A charitable remainder unitrust is for you if…
A charitable remainder unitrust is a separately invested and managed charitable trust that pays a percentage of its principal, revalued annually, to you and/or other income beneficiaries you name for life or a term of years (up to a maximum of 20). You receive a charitable income tax deduction for a portion of the value of the assets you place in the trust. After the unitrust terminates, the balance or "remainder interest" goes to the Diocese to be used as you designate.
The most flexible life-income plan, a unitrust is a powerful vehicle for benefiting yourself, your heirs, and the Diocese.
You can use almost any asset to fund a unitrust, including cash, publicly traded stocks and bonds, closely held stock, partnership interests, and real estate. You can tailor your unitrust to meet many financial or estate planning goals. You can choose to receive income beginning immediately or you can structure the trust and its investments to defer most of your income to a future time (a FLIP Unitrust). If you are insurable, you can even use some of the income or tax savings produced by your plan to purchase a life insurance policy that replaces your gift and flows to your heirs outside of your estate ("wealth replacement"). We can assist you and your advisors as you design the right unitrust to achieve your goals.
A FLIP Unitrust defers income payments until a future date when the income switch “flips” on. Until that predetermined time, the trust pays net income only. If no net income is produced, the trust pays nothing. Once the “flip” event occurs, the trust converts or “flips” to a standard unitrust that pays a defined percentage of the fair market value of the assets to the beneficiaries beginning January 1st of the following year. This flexible feature allows the trust to defer income payments until the sale of an illiquid asset, such as real estate, or to flip on a particular date set up at the time of the trust. If you set up a Professional Retirement Unitrust, the trust “flips” at your pre-determined retirement date, meaning that it then provides you with supplemental income in retirement starting January 1 of the following year. It is a great way to make a gift and supplement retirement at the same time.
In working with your team of professional advisors, a number of choices are available as to who would be the best trustee for you. Please contact us to discuss this further.
If the assets in the trust are liquid such as cash or securities, typically a unitrust is invested in a balanced portfolio that is designed to produce both income and growth over the term of the trust. If the trust assets are primarily nonliquid assets such as real estate or personal property, the trust may be held for growth in capital appreciation rather than current income. At some later date, the nonliquid assets could be sold (avoiding capital gains taxes) to be reinvested to produce income for the income beneficiaries.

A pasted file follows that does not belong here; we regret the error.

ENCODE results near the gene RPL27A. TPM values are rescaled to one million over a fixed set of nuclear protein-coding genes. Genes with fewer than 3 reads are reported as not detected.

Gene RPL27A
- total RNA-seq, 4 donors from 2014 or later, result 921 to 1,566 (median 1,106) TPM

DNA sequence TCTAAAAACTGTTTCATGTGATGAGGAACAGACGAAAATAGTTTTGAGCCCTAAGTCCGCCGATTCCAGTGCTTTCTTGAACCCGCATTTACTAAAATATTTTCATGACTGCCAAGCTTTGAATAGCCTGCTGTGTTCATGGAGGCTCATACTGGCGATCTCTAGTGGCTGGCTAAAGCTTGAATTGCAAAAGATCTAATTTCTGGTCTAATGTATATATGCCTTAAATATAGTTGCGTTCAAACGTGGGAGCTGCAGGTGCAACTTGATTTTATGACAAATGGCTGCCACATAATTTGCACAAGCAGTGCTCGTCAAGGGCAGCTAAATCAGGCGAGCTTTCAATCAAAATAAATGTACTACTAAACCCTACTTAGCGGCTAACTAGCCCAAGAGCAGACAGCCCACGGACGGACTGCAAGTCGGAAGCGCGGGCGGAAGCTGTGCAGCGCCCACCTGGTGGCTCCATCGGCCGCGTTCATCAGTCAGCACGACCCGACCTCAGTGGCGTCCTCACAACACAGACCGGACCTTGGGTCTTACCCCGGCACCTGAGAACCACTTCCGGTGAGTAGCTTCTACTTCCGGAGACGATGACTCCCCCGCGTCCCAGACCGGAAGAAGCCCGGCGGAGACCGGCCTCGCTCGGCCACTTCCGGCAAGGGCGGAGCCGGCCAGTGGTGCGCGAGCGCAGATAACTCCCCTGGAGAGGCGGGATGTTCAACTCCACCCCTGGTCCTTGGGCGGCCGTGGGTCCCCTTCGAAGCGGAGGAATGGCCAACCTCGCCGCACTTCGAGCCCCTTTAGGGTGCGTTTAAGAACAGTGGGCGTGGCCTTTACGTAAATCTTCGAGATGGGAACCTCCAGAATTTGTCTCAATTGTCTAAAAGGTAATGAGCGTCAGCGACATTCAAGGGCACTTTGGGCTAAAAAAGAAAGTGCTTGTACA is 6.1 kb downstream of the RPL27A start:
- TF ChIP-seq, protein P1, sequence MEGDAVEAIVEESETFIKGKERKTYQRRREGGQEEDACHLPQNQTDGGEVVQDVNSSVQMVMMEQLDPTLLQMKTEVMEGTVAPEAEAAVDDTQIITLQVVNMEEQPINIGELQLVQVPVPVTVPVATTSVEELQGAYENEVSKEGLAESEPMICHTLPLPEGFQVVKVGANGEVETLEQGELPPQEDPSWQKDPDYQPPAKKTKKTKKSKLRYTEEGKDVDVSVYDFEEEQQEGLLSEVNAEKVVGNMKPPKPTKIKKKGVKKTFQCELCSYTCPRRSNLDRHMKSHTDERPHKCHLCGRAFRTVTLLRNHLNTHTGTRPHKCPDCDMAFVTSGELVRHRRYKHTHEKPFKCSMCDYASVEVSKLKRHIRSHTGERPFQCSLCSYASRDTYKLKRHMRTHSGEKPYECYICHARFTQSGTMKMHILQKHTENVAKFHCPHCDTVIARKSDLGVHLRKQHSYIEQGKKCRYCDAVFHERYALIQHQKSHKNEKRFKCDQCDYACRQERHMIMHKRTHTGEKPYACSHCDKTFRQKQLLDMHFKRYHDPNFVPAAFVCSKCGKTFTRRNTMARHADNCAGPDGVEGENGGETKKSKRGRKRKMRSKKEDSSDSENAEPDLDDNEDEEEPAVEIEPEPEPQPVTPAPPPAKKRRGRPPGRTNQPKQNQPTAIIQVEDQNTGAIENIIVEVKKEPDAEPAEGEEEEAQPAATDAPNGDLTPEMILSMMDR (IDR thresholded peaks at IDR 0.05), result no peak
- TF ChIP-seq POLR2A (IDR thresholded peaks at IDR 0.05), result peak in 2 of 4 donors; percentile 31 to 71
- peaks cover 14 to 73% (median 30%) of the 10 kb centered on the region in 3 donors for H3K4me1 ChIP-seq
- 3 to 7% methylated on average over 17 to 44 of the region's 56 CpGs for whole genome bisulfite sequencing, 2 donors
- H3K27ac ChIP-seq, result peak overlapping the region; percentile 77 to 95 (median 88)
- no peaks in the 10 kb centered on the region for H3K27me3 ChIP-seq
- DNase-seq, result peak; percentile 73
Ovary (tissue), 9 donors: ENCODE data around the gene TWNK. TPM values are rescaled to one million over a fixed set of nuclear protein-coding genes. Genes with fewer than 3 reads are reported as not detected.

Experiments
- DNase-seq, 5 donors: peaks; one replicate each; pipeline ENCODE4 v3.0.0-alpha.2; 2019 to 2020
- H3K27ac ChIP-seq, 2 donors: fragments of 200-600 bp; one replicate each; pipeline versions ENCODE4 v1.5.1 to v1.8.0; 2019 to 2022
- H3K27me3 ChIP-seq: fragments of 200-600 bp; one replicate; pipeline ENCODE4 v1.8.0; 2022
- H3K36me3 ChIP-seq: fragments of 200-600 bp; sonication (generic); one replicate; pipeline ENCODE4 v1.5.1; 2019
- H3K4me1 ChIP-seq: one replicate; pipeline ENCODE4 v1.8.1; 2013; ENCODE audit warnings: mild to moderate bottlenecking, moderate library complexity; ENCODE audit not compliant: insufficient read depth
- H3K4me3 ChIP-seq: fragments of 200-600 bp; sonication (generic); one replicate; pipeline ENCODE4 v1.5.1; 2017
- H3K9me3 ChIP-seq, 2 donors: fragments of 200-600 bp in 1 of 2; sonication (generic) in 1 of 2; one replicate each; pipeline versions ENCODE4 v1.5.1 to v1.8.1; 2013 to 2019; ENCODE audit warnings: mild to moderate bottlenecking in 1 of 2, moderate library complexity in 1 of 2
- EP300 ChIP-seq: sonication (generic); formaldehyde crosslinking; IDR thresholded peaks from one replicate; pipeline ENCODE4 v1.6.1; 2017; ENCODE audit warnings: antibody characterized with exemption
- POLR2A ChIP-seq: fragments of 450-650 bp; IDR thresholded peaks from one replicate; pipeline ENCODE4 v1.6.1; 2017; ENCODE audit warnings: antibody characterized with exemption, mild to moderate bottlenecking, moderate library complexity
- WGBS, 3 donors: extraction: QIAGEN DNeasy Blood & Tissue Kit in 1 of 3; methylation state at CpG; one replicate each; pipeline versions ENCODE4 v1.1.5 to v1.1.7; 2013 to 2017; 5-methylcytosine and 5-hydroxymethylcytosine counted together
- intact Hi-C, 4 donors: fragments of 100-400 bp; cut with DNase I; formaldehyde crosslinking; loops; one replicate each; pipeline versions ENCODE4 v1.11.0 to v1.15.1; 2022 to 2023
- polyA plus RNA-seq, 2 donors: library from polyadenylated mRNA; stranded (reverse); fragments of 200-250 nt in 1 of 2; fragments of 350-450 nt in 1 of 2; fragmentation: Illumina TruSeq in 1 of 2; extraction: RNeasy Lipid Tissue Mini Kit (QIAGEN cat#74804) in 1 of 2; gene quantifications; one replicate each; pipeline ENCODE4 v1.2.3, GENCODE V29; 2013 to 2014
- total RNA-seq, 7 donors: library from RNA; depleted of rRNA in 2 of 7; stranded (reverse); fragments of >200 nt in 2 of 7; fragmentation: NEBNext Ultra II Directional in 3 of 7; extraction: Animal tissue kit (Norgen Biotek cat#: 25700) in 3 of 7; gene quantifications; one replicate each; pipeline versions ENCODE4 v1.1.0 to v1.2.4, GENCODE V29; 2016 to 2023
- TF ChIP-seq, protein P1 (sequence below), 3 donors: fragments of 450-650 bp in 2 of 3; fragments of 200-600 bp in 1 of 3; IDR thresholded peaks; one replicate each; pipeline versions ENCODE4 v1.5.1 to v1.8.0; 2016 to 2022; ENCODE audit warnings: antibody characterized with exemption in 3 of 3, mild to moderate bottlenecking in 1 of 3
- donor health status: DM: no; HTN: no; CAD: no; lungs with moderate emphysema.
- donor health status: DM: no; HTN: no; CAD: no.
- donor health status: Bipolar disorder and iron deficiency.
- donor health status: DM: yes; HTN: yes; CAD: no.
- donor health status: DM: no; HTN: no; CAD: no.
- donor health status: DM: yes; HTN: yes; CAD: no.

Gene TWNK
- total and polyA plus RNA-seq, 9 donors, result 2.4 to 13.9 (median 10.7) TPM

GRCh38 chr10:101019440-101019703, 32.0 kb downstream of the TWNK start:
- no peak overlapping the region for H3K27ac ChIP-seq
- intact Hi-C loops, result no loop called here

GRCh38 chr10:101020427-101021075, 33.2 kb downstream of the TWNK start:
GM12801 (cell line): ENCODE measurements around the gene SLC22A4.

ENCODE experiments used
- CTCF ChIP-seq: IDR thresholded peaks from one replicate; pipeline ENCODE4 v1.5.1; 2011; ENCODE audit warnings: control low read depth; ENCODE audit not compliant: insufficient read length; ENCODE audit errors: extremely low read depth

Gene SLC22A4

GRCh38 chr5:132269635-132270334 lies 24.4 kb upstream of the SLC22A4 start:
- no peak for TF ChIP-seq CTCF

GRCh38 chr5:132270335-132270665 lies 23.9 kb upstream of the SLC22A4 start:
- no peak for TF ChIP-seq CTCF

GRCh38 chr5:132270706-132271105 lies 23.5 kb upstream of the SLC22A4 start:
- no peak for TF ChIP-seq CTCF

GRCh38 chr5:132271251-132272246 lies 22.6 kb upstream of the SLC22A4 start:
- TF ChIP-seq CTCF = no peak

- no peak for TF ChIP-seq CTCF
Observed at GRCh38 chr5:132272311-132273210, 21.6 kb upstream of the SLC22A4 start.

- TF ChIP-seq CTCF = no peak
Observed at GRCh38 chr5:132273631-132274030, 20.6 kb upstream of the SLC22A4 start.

Gifts of cash or appreciated property yield almost the same results for tax deduction purposes. However, gifts of appreciated property have the added value of avoiding capital gains taxes.
Your income will be taxed according to the type of investments and payout rate of the trust. You will usually pay tax at the ordinary income level on any ordinary income that is distributed, up to your full payment. The rest of your income will be taxed at the next lowest rate, usually as capital gains, then as tax-free return of principal. If you desire to know your taxation rates when you fund your life income gift, you might want to consider a charitable gift annuity or deferred gift annuity.
In most cases, yes. The value of the trust principal will be determined by a qualified appraisal of the property. However, real estate or other property may not be producing income and thus the income beneficiaries may receive no or very little income until these assets are sold and reinvested to produce income.
Yes, subject to certain limitations.
A Charitable Remainder Unitrust is a powerful tool that can save you income, capital gain, estate, andinheritance taxes depending on your circumstances and state of domicile. A qualified advisor is crucial to assist you in maximizing these benefits.